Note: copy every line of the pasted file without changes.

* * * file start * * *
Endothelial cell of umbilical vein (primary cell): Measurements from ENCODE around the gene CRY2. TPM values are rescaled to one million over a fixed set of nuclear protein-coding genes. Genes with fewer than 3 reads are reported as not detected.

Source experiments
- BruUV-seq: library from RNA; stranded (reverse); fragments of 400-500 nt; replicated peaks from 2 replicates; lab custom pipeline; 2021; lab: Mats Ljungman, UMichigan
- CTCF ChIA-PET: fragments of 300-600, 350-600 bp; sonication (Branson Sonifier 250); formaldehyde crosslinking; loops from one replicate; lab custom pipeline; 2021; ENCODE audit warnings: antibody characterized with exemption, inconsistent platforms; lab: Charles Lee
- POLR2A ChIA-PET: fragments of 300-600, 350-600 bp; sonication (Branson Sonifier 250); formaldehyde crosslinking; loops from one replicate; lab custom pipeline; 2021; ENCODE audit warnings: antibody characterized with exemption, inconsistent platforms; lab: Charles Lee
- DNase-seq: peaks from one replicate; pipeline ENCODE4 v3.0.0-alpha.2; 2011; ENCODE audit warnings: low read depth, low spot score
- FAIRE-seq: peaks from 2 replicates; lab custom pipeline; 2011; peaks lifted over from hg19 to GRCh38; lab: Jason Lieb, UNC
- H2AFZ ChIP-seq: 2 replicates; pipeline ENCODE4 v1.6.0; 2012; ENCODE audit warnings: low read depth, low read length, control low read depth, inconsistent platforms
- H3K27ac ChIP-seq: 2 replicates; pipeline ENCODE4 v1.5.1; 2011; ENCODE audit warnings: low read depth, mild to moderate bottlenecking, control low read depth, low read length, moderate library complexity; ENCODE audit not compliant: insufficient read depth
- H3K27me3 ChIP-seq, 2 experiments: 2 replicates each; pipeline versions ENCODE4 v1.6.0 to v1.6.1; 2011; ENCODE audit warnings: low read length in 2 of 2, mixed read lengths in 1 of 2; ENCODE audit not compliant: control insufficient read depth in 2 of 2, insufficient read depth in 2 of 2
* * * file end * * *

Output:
Endothelial cell of umbilical vein (primary cell): Measurements from ENCODE around the gene CRY2. TPM values are rescaled to one million over a fixed set of nuclear protein-coding genes. Genes with fewer than 3 reads are reported as not detected.

Source experiments
- BruUV-seq: library from RNA; stranded (reverse); fragments of 400-500 nt; replicated peaks from 2 replicates; lab custom pipeline; 2021; lab: Mats Ljungman, UMichigan
- CTCF ChIA-PET: fragments of 300-600, 350-600 bp; sonication (Branson Sonifier 250); formaldehyde crosslinking; loops from one replicate; lab custom pipeline; 2021; ENCODE audit warnings: antibody characterized with exemption, inconsistent platforms; lab: Charles Lee
- POLR2A ChIA-PET: fragments of 300-600, 350-600 bp; sonication (Branson Sonifier 250); formaldehyde crosslinking; loops from one replicate; lab custom pipeline; 2021; ENCODE audit warnings: antibody characterized with exemption, inconsistent platforms; lab: Charles Lee
- DNase-seq: peaks from one replicate; pipeline ENCODE4 v3.0.0-alpha.2; 2011; ENCODE audit warnings: low read depth, low spot score
- FAIRE-seq: peaks from 2 replicates; lab custom pipeline; 2011; peaks lifted over from hg19 to GRCh38; lab: Jason Lieb, UNC
- H2AFZ ChIP-seq: 2 replicates; pipeline ENCODE4 v1.6.0; 2012; ENCODE audit warnings: low read depth, low read length, control low read depth, inconsistent platforms
- H3K27ac ChIP-seq: 2 replicates; pipeline ENCODE4 v1.5.1; 2011; ENCODE audit warnings: low read depth, mild to moderate bottlenecking, control low read depth, low read length, moderate library complexity; ENCODE audit not compliant: insufficient read depth
- H3K27me3 ChIP-seq, 2 experiments: 2 replicates each; pipeline versions ENCODE4 v1.6.0 to v1.6.1; 2011; ENCODE audit warnings: low read length in 2 of 2, mixed read lengths in 1 of 2; ENCODE audit not compliant: control insufficient read depth in 2 of 2, insufficient read depth in 2 of 2